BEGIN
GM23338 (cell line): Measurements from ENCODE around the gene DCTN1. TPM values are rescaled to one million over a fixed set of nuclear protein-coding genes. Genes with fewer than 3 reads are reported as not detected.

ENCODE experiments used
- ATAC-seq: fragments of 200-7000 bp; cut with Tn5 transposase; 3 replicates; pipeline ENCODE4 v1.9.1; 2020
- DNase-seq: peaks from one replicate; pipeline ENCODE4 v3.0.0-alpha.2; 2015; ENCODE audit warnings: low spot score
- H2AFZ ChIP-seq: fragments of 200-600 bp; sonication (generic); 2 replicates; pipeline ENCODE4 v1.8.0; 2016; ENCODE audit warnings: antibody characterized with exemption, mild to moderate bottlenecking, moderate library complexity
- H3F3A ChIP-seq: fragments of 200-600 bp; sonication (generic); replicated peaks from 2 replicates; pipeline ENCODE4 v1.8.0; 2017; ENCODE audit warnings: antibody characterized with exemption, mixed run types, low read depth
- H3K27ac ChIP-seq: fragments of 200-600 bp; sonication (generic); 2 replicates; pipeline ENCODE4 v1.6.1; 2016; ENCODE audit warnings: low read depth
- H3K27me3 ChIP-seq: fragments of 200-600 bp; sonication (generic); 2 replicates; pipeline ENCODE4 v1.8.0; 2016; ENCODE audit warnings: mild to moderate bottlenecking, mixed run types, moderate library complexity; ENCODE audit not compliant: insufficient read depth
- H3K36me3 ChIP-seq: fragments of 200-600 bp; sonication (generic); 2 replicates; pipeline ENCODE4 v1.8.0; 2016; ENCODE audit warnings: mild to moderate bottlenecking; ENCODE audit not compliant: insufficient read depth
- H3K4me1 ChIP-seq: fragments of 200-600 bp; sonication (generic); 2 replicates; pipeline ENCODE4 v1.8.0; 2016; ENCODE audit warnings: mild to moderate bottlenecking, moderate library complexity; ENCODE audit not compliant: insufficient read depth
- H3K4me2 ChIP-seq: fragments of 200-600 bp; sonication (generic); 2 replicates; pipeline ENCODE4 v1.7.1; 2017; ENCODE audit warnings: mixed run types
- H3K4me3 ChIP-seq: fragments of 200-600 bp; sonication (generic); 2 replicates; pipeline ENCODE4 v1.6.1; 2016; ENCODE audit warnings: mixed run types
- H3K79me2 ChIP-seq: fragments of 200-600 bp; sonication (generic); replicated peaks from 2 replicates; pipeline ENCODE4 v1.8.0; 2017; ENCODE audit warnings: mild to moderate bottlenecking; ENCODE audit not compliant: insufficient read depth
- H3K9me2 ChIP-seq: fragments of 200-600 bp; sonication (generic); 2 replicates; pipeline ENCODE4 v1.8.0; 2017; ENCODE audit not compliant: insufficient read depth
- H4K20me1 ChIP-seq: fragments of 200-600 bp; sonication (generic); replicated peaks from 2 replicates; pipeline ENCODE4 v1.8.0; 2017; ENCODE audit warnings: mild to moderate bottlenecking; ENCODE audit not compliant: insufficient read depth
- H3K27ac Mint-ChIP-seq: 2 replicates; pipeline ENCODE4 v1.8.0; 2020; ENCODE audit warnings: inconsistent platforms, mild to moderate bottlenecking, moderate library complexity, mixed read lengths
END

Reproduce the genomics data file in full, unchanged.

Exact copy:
GM23338 (cell line): Measurements from ENCODE around the gene DCTN1. TPM values are rescaled to one million over a fixed set of nuclear protein-coding genes. Genes with fewer than 3 reads are reported as not detected.

ENCODE experiments used
- ATAC-seq: fragments of 200-7000 bp; cut with Tn5 transposase; 3 replicates; pipeline ENCODE4 v1.9.1; 2020
- DNase-seq: peaks from one replicate; pipeline ENCODE4 v3.0.0-alpha.2; 2015; ENCODE audit warnings: low spot score
- H2AFZ ChIP-seq: fragments of 200-600 bp; sonication (generic); 2 replicates; pipeline ENCODE4 v1.8.0; 2016; ENCODE audit warnings: antibody characterized with exemption, mild to moderate bottlenecking, moderate library complexity
- H3F3A ChIP-seq: fragments of 200-600 bp; sonication (generic); replicated peaks from 2 replicates; pipeline ENCODE4 v1.8.0; 2017; ENCODE audit warnings: antibody characterized with exemption, mixed run types, low read depth
- H3K27ac ChIP-seq: fragments of 200-600 bp; sonication (generic); 2 replicates; pipeline ENCODE4 v1.6.1; 2016; ENCODE audit warnings: low read depth
- H3K27me3 ChIP-seq: fragments of 200-600 bp; sonication (generic); 2 replicates; pipeline ENCODE4 v1.8.0; 2016; ENCODE audit warnings: mild to moderate bottlenecking, mixed run types, moderate library complexity; ENCODE audit not compliant: insufficient read depth
- H3K36me3 ChIP-seq: fragments of 200-600 bp; sonication (generic); 2 replicates; pipeline ENCODE4 v1.8.0; 2016; ENCODE audit warnings: mild to moderate bottlenecking; ENCODE audit not compliant: insufficient read depth
- H3K4me1 ChIP-seq: fragments of 200-600 bp; sonication (generic); 2 replicates; pipeline ENCODE4 v1.8.0; 2016; ENCODE audit warnings: mild to moderate bottlenecking, moderate library complexity; ENCODE audit not compliant: insufficient read depth
- H3K4me2 ChIP-seq: fragments of 200-600 bp; sonication (generic); 2 replicates; pipeline ENCODE4 v1.7.1; 2017; ENCODE audit warnings: mixed run types
- H3K4me3 ChIP-seq: fragments of 200-600 bp; sonication (generic); 2 replicates; pipeline ENCODE4 v1.6.1; 2016; ENCODE audit warnings: mixed run types
- H3K79me2 ChIP-seq: fragments of 200-600 bp; sonication (generic); replicated peaks from 2 replicates; pipeline ENCODE4 v1.8.0; 2017; ENCODE audit warnings: mild to moderate bottlenecking; ENCODE audit not compliant: insufficient read depth
- H3K9me2 ChIP-seq: fragments of 200-600 bp; sonication (generic); 2 replicates; pipeline ENCODE4 v1.8.0; 2017; ENCODE audit not compliant: insufficient read depth
- H4K20me1 ChIP-seq: fragments of 200-600 bp; sonication (generic); replicated peaks from 2 replicates; pipeline ENCODE4 v1.8.0; 2017; ENCODE audit warnings: mild to moderate bottlenecking; ENCODE audit not compliant: insufficient read depth
- H3K27ac Mint-ChIP-seq: 2 replicates; pipeline ENCODE4 v1.8.0; 2020; ENCODE audit warnings: inconsistent platforms, mild to moderate bottlenecking, moderate library complexity, mixed read lengths